Just after (half-mile or so) T Lake and down the now unmarked trail to T Lake Falls, you see this "lesser" falls and a beautiful grassy vly to the right.  After the lean to at TLake there are no trail markers, and the DEC prefers that you don't go any further. I have heard that rangers will cite you but that sounds a little melodramatic. Whether the ranger dropped the trees that now block the old trail past T Lake, or whether it is blow-down or what ever, I could not tell. But the trail is blocked in several places. There is a s herd path of sorts past T Lake,  but it is easy to get off trail if you're not careful. If that happens, just keep the lake, the vly, stream and falls to your right and you'll get there.

The warning sign was down so I replaced it, and then took a moment to think about and remember those  including Eric Lemieux who died tragically on these falls.
At the very top of T Lake Falls....very grown in here and fair warning to those who venture here to stay off the rocks as they are mossy and very slippery!
T Lake Falls is basically a sheer rock 300-600 ft wall face on the side of a mountain, with patches of scrub and trees  except where the falls has basically blown away anything through the years that has tried to root and grow there. The falls is disputed to be the highest in New York State. Disputed, because it is not a sheer drop falls like Niagara. 

Hanging along the rock edge and scrub tree line about half way down to get these as close to full length photos as you probably can get without being in a plane or helicopter
After T Lake I wanted to go around Eagle Bluffs to Twin Lakes, but timed out on this trip having told my family I would return by a certain time. So, I scrambled back up the T Lakes cliffs and headed back down the 5 miles or so the way I had come. The trip back was very quiet and saw no one else on the trail, although there was a nice strong breeze this day blowing through the trees.

Wednesday, July 09, 2014

June bugs & such.......

The bridge crossing on the Lower Ausable Lake
Rock cliffs on Saddleback Mountain
June was an unusually busy month that saw us in the high peaks region 3 times, and the off weeks spent in the Southern Adirondacks. We covered much ground, mainly because of the favorable weather conditions and the unexpected lack of rain and bugs. The official bug of the Adirondacks the black fly, were around at times as well as deer flies, but no where near other years when you tried to wave off black clouds of the little biting devils.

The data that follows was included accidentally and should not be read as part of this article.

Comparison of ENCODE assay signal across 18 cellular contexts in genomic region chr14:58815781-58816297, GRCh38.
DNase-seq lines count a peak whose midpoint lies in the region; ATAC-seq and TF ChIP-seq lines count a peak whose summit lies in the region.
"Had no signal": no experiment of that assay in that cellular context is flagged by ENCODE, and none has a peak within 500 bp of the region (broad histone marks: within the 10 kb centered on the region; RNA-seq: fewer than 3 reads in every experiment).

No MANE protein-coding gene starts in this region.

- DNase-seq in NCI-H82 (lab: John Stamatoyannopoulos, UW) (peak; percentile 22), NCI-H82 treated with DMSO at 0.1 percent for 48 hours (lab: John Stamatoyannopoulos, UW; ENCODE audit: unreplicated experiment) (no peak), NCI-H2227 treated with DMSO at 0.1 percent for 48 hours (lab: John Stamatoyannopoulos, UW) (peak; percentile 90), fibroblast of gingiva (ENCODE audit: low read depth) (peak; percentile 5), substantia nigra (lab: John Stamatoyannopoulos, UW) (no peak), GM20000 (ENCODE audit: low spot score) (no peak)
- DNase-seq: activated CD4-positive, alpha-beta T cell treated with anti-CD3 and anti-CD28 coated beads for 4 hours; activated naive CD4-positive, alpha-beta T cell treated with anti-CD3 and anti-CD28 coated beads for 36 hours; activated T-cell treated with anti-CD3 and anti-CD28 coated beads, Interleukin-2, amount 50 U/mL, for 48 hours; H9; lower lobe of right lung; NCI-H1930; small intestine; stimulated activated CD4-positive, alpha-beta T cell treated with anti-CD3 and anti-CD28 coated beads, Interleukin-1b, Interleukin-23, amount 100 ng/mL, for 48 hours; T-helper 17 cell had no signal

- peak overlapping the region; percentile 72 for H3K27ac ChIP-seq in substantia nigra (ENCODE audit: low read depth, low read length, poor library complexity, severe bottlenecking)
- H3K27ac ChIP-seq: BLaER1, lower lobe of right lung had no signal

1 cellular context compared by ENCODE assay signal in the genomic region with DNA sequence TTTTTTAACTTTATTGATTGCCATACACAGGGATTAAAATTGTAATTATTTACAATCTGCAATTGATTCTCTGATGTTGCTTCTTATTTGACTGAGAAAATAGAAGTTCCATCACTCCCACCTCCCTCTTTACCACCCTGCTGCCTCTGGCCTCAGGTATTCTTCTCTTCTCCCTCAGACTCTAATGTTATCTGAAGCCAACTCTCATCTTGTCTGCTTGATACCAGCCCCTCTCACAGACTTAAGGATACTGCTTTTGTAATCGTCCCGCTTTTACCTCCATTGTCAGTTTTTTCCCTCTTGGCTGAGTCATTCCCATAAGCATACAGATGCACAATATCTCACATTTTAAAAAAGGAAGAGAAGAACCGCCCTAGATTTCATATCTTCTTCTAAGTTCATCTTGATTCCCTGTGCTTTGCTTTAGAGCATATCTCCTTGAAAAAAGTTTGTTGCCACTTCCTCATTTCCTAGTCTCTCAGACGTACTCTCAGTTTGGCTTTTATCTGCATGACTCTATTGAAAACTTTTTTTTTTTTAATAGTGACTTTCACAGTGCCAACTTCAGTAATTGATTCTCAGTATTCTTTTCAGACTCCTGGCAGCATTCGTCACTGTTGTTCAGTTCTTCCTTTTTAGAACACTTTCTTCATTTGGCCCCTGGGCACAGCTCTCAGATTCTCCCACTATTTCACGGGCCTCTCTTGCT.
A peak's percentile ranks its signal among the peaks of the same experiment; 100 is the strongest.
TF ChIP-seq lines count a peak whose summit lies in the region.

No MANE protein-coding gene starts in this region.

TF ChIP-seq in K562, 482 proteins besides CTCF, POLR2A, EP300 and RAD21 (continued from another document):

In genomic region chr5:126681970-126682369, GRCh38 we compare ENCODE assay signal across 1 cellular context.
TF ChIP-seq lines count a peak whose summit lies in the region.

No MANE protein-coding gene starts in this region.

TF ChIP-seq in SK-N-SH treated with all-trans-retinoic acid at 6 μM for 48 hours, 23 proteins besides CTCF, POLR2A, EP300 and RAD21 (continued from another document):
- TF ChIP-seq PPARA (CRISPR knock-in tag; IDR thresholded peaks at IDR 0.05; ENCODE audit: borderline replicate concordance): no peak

Resting on Saddleback Mtn
Anyway, no doubt that Nolan and I find that our "hearts are in the clouds" and especially look forward to our visits and time in the Adirondacks of New York State. I really find the high peaks breath taking and most enjoyable, although it seems at times to be a lot more people than the more pristine and sedate back woods areas of the Southern Adirondack region. I am finding that I really prefer the winter climbs in the peaks when there are fewer climbers, and more peace and solice amongst clouds and the mountain summits.

atop Haystack Mtn
Enjoy some of my favorite photos from our June climbs of Adirondack high peaks Dix, South Dix, East Dix, Macomb, Basin, Saddleback, Haystack, Colvin & Blake as well as our bushwack of Big Marsh Mountain and a hike to Hamilton Lean to from Piseco.

Staircase coming off Saddleback Mtn

View of Indian Head

View from Indian Head Ausable Lake

trail to Indian Head

View from Colvin  Mt

View from Blake Mt

Nolan on Indian Head

me atop Indian Head

back up Colvin Mt after Blake

Bushwacking up Big Marsh Mtn

the classic Dix Mtn profile

view of Dix from the Beckhorn

Dix Mtn

Dix Mtn

East Dix

Macomb Mtn
the early bird catches the worm. One of the benefits to getting an early start to climb the peaks is we get to enjoy magnificent sunrises (and sunsets) over beautiful Adirondack areas we might normally ever see. Here on our way to climb a few weeks ago we stopped to enjoy coffee and a sunrise over Loon Lake, a pair of woodies and their home in the foreground?

A view of Irondequoit Mtn from Big Marsh Mtn

atop Big Marsh Mtn (we think) was so heavily wooded and thick we weren't 100% sure....are you ever?

a beautiful parting shot from Dix Mtn